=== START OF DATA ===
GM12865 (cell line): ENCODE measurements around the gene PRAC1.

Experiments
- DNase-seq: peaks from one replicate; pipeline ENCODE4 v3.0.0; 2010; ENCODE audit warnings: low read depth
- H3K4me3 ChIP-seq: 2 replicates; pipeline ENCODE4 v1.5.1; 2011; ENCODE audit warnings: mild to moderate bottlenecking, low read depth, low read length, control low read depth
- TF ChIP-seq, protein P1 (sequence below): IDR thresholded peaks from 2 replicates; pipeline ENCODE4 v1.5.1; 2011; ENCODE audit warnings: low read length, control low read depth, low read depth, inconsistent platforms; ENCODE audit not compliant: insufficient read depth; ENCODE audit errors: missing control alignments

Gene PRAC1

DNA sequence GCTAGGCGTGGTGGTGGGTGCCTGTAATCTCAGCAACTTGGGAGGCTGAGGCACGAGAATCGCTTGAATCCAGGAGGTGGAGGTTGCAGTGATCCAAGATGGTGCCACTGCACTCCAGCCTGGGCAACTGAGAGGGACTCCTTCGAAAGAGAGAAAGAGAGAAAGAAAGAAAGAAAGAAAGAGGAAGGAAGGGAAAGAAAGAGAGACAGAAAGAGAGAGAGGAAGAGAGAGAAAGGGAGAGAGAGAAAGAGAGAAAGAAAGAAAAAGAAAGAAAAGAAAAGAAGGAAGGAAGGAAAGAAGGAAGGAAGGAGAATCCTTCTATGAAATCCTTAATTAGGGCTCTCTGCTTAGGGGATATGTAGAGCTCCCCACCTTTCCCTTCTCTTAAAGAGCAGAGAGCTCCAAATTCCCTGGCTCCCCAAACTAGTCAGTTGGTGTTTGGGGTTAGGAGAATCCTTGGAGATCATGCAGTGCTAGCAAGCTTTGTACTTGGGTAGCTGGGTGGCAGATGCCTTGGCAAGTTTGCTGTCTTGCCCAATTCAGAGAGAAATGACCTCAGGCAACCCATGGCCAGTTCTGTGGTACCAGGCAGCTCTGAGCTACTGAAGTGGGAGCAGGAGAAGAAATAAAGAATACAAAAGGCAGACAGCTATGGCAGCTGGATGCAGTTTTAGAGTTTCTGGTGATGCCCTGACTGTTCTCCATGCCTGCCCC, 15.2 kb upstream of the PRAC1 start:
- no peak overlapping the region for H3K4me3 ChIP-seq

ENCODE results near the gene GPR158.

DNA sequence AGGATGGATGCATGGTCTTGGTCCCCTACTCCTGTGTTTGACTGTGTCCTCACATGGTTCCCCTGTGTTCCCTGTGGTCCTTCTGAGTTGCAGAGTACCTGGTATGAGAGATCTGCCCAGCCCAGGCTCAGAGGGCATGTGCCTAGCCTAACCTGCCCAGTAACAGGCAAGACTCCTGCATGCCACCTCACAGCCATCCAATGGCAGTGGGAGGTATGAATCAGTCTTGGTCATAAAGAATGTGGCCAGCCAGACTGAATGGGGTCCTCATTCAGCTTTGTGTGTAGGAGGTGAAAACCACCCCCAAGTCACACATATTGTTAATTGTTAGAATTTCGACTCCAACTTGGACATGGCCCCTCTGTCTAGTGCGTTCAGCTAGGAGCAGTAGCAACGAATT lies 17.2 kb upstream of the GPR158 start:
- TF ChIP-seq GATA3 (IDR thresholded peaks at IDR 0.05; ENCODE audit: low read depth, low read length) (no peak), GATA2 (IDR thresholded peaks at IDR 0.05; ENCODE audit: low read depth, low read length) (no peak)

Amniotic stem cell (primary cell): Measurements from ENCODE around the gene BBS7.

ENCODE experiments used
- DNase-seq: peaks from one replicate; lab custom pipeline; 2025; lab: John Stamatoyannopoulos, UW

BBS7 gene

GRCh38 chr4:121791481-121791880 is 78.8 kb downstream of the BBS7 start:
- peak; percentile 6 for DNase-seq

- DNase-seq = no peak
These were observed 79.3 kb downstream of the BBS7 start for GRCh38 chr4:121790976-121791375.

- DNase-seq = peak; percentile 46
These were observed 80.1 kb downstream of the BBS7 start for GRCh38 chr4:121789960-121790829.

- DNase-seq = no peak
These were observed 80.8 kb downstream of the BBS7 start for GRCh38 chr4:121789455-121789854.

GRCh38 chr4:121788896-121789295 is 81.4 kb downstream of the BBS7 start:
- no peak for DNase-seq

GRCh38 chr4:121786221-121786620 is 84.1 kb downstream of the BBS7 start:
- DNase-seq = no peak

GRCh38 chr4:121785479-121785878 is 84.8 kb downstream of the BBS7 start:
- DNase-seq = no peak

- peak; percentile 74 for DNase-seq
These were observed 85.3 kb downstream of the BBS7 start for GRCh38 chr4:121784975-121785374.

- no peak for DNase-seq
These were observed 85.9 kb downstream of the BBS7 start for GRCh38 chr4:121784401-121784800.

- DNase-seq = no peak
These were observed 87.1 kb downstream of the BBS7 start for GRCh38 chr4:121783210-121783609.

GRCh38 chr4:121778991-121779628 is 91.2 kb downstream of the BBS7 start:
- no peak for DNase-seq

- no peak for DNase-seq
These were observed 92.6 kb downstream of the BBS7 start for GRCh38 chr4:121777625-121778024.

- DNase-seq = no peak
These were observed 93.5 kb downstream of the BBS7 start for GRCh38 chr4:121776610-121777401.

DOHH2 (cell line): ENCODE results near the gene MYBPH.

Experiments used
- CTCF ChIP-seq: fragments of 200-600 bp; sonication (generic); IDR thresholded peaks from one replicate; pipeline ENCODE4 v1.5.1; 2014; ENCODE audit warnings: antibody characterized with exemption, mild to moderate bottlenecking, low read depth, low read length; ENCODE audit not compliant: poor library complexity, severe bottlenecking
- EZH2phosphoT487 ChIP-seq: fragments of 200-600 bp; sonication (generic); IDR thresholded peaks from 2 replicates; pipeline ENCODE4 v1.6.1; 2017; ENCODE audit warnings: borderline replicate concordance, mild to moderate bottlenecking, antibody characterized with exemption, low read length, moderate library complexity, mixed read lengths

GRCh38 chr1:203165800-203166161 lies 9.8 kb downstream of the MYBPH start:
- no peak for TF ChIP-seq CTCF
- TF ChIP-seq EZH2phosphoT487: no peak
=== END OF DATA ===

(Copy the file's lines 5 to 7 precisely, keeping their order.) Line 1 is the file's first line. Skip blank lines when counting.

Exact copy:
- TF ChIP-seq, protein P1 (sequence below): IDR thresholded peaks from 2 replicates; pipeline ENCODE4 v1.5.1; 2011; ENCODE audit warnings: low read length, control low read depth, low read depth, inconsistent platforms; ENCODE audit not compliant: insufficient read depth; ENCODE audit errors: missing control alignments

Gene PRAC1

DNA sequence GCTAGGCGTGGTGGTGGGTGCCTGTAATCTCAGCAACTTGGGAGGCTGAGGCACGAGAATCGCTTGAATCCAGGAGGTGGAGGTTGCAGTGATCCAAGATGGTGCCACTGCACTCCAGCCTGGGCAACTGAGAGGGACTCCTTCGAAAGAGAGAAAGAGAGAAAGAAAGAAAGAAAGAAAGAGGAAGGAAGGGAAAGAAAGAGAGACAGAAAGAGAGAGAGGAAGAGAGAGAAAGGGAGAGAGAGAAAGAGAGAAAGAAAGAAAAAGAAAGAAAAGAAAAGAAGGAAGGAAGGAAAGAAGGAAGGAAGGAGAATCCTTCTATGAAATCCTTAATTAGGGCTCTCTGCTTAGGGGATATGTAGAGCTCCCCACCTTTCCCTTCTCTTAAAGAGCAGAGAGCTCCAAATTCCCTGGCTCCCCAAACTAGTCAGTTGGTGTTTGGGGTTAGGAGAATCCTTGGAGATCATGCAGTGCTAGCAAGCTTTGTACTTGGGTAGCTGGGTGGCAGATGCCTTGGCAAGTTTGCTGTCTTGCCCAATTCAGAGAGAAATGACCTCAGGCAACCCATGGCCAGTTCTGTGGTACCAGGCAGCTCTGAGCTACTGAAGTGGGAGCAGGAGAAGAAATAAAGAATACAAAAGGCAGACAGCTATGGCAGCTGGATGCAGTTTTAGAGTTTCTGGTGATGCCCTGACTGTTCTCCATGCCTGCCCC, 15.2 kb upstream of the PRAC1 start: